Last week found me in Lewistown, Montana, attending and speaking at the annual Montana State Beekeepers convention. Montana is one of the largest producers of honey in the United States. In 2013 almost 15 million pounds of honey was produced by beekeepers in Big Sky Country. One might think that this very northern state, Montana’s northern border is with Canada, would not be a great area for honey bees. While the winters are very cold in Montana, in summer the plains explode into color with blooming plants, including yellow sweet clover. Coupled with extremely long days, which give bees more time to haul in nectar, production of 200 pounds per hive is not unusual.
More interesting facts about Montana beekeeping:
• Montana has only about 200 (registered) beekeepers. Of this 200, 36 are commercial beekeepers, who are responsible for the vast majority of the 14 million pounds of honey production. This equals about 417,000 pounds (35,000 gallons) of honey per beekeeper.
• There are approximately 145,000 hives in Montana, again the vast majority – if not all (the small scale beekeepers may not be included in these hive count statistics) – are owned by these 36 commercial beekeepers. This equals about 4000 hives per beekeeper, which does not surprise me. Often when I am at meetings where there are large numbers of commercial beekeepers, I’ll hear I’m only a small beekeeper, I just have 1,500 hives!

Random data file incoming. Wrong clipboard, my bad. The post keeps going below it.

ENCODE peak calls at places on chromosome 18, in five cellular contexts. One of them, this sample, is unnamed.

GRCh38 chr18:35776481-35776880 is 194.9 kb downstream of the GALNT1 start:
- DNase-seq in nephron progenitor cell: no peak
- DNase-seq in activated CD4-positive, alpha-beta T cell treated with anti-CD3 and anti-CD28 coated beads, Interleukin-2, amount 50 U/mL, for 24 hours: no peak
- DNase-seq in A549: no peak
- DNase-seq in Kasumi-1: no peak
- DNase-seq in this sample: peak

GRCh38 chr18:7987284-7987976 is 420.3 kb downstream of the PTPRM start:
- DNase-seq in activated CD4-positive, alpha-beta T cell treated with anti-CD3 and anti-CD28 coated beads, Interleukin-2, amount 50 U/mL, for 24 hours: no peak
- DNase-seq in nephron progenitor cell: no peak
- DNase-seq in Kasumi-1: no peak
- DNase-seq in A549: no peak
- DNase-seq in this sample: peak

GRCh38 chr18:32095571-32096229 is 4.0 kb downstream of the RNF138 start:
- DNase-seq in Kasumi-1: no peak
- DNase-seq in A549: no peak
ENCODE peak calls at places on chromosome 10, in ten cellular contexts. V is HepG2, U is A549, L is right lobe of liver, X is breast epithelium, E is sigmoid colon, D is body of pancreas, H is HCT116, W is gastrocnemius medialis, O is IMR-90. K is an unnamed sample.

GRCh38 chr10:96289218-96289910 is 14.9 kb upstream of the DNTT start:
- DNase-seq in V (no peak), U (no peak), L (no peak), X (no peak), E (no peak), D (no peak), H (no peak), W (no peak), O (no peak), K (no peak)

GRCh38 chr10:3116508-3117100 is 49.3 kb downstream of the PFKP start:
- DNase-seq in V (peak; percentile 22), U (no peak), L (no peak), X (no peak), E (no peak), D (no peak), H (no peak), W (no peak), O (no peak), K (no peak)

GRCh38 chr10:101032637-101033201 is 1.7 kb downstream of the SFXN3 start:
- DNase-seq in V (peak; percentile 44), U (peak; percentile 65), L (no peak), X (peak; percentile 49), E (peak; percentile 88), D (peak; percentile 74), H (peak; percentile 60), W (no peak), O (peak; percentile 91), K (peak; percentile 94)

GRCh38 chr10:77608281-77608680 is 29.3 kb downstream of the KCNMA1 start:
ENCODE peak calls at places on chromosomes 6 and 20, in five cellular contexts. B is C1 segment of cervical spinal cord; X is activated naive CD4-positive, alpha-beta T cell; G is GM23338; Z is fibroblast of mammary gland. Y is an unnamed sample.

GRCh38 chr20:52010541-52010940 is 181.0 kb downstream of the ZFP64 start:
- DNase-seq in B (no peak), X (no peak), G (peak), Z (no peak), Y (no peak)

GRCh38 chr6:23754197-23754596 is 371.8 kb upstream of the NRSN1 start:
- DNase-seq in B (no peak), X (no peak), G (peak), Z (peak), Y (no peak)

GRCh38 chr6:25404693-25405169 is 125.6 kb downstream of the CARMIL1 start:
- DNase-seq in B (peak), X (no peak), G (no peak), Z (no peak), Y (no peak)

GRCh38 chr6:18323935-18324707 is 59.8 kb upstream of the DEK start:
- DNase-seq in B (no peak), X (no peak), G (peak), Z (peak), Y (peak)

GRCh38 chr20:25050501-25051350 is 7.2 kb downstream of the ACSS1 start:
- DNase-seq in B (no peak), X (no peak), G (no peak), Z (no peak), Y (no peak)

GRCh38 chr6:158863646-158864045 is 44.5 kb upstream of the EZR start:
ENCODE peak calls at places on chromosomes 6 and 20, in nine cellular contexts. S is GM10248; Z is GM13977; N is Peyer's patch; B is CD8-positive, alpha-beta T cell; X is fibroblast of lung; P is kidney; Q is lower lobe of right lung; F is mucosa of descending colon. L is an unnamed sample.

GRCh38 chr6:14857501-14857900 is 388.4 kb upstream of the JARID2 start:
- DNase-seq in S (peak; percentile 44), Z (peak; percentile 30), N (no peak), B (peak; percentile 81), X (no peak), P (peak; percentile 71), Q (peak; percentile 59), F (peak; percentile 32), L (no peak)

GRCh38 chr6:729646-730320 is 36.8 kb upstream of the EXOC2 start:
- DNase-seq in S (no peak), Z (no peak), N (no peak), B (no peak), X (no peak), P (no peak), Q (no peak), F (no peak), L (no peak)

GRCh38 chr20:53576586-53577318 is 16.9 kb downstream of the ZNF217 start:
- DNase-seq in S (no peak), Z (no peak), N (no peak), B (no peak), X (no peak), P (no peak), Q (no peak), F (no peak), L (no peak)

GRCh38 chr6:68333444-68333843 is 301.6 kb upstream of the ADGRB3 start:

• With production of 15 million pounds and 145,000 hives, we get an average yield of 100 pounds per hive, which many beekeepers would consider excellent. However, I had beekeepers at this year’s Montana state meeting tell me that this year (the statistics I have been quoting are for previous years – 2014 information is not yet available), many hives yielded 200 pounds this year. the best production was in Eastern Montana, due to better rainfall.
This post is only partly about beekeeping, but it does start out with beekeeping or, at least, honey. I recently received an invitation from my friends Ed and Elaine Holcombe to judge honey at their local county fair in Shelbyville, Tennessee. Ed is known for his beekeeping and queen rearing skills. He has worked with beekeepers in Croatia and Belarus as part of the USAID program and, in recent years, has been teaching beekeeping classes at Middle Tennessee State University. For the last several years, beekeepers in eastern Kentucky have benefited from his talks on maximizing honey production, which he has given at the Eastern Kentucky Beekeeping School in Hazard. Elaine is known for her skill in making candles and art objects from beeswax, as well as for sharing her interest and know-how with others. She has also taught classes at the Eastern Kentucky Beekeeping School. Ed’s and Elaine’s willingness to travel all the way to Hazard to help our beekeepers was a major factor in my deciding to accept their invitation to judge honey in Tennessee.
So last week my wife, Lee, and I headed to Tennessee for the Bedford County Fair and a visit with Ed and Elaine. Little did we know that the highlight of the trip was to have little to do with honey or beekeeping. Continue reading
On March 15th I’ll be leaving Kentucky for several weeks, bound for the far side of the world to serve as a volunteer for the United States Agency for International Development (USAID) in a farmer to farmer program in Bangladesh. USAID programs offer agricultural assistance to developing countries by providing volunteer experts from universities and departments of agriculture to train farmers and local agricultural leaders. The project that I will be working with is coordinated by Winrock International, a non-profit foundation based in little Rock, Arkansas, which recruits volunteers and provides logistical coordination with local organizations in the host countries for farmer to farmer programs. Continue reading